About a month ago (thought it feels ages ago!), as part of my work as a venture partner with Bullpen Capital, we helped organize the inaugural “Post-Seed Conference” in San Francisco (Vator and Venture51 were co-sponsors). It was a blast, and despite the rainy weather and non-SOMA location, over 400 founders, operators, investors, and members of the tech and business media attended to cover the event.
I wanted to wrap-up the event (yeah, a little late, but…) with three brief takeaways: (1) There are more seed investors and firms, and therefore, more seeded companies; but (2) there aren’t more traditional funds, so while a good number of seeded companies find product-market fit, they often find the larger, institutional, and traditional venture capital funds, many of whom would rather make larger bets on (often) de-risked companies; so, as a result, (3) there’s a great opportunity to select those companies in the “Post-Seed” stage. A new stage? No, a small A round done seed-style — and help them go from start-up to scale-up and raise a super-sized A round.
Finally, I have the full videos (see below) from the event (and pictures, if you’d like to download). First, click here to see videos of panels which include Josh Elman, Hunter Walk, Mike Walsh, Gil Penchina, Connie Loizos, Eric Newcomer, Alistair Goldfisher, Villi Ilchev, David Siemer, Patrick Chung, Ryan Swagar, Ash Patel, Duncan Davidson, Ryan Floyd, Larry Marcus, and many more.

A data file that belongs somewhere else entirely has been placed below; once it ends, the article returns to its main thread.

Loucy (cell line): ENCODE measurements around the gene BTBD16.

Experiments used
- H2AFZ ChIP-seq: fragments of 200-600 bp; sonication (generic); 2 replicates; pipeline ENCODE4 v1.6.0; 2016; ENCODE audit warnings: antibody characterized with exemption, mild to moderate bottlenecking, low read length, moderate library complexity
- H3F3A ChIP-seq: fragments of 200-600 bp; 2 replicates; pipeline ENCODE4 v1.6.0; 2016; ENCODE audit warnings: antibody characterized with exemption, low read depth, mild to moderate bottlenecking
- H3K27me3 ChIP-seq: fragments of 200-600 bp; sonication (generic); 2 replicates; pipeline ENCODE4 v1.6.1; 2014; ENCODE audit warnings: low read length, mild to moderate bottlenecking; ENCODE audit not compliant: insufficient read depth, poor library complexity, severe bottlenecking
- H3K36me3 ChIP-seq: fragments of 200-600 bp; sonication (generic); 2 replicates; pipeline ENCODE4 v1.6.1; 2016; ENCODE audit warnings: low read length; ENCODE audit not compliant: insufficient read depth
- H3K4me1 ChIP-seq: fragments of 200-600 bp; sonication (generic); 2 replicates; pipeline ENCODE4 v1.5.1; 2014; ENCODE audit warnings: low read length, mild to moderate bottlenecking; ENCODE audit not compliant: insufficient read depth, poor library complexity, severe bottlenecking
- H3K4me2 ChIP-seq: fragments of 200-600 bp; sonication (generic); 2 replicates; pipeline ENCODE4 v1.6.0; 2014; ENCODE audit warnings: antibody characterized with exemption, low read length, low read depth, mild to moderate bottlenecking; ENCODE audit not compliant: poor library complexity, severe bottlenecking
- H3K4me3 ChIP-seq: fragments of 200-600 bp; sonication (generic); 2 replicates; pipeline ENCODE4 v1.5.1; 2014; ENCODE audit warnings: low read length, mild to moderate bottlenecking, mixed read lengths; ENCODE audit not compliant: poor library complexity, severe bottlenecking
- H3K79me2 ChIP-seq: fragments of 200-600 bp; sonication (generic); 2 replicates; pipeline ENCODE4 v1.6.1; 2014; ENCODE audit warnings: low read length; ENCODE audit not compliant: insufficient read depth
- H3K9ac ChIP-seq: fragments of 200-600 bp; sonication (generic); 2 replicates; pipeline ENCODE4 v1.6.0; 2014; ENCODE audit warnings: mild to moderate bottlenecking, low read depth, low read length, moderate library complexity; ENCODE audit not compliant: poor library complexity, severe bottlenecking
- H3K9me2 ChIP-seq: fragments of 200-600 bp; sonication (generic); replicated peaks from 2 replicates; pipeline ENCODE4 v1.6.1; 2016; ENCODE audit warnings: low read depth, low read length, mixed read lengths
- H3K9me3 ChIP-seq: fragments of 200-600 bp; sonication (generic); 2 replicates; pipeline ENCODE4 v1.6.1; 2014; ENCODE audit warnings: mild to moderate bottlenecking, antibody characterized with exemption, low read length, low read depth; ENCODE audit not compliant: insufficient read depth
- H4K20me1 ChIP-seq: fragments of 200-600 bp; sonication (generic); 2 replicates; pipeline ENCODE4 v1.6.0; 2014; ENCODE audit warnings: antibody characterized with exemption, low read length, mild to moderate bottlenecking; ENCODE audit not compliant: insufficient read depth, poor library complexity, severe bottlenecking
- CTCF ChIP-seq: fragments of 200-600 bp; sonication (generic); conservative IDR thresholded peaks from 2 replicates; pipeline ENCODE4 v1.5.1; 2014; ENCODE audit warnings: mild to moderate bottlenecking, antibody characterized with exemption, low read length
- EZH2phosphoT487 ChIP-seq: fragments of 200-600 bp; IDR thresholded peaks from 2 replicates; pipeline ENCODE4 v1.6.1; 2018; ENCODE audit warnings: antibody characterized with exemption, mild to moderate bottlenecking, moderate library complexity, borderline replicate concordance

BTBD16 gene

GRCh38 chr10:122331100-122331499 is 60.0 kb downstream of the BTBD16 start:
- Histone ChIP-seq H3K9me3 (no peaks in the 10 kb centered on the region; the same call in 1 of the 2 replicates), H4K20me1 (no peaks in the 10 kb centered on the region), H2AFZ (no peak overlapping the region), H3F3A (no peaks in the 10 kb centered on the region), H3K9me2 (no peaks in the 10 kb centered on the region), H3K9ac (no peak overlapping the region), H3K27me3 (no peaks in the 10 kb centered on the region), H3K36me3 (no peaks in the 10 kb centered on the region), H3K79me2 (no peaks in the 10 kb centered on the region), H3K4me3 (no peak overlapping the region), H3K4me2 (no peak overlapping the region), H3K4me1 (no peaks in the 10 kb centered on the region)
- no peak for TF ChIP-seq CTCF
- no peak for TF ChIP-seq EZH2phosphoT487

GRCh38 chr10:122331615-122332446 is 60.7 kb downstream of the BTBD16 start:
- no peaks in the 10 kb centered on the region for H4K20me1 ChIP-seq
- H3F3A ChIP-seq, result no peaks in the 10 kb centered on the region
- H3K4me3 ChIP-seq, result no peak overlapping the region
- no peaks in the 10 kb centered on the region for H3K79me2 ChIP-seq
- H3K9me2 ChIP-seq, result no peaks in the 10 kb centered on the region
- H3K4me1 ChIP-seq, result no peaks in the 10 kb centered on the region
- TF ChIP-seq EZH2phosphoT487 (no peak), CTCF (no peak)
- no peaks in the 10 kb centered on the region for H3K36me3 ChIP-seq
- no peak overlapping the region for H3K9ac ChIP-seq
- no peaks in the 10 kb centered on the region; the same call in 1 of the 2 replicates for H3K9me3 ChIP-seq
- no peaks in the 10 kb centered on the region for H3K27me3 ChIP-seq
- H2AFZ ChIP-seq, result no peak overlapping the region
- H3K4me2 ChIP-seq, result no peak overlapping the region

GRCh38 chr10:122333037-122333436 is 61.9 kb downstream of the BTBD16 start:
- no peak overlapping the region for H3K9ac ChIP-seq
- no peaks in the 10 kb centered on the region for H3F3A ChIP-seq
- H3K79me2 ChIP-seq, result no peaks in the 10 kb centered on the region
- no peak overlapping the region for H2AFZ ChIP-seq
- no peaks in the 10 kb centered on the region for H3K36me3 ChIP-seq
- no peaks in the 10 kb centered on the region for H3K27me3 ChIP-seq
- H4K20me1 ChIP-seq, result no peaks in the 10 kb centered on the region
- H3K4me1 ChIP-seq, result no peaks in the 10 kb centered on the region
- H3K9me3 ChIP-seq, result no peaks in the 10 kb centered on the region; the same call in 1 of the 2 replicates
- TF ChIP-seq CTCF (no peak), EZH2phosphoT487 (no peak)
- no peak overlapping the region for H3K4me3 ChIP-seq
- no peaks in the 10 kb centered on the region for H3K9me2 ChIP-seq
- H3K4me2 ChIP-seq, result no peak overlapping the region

Second, I wanted to highlight (below) the four Keynote Fireside Chats at the event. I watched all of these backstage (except for the one I was on stage) and they were all stellar. First, Cory Johnson from Bloomberg West TV sits down with Chris Dixon from Andreesseen Horowtiz and walks through Chris’ career as a founder and angel investor, as well as Dixon’s comments on today’s seed investing climate; next, I sat down with Naval from AngelList and talked about Uber in India, the talent crunch today, Syndicates on the platform, and more; Bullpen founder Paul Martino kicked off the event with none other than Keith Rabois from Khosla Ventures — any interview with Keith is worth watching, especially this one where he talks about his unconventional investment pace as a big VC, his new company HomeRun, and more; and finally, Vator founder Bambi Francisco sat down with her old friend, Peter Thiel, for a long, honest, wide-ranging discussion on startups today, investing, and education. (I’ll write more about these videos soon.) I hope you enjoy these and if you’re an early-stage founder trying to navigate the waters of financing today, hopefully these conversations will provide some insight into today’s market conditions.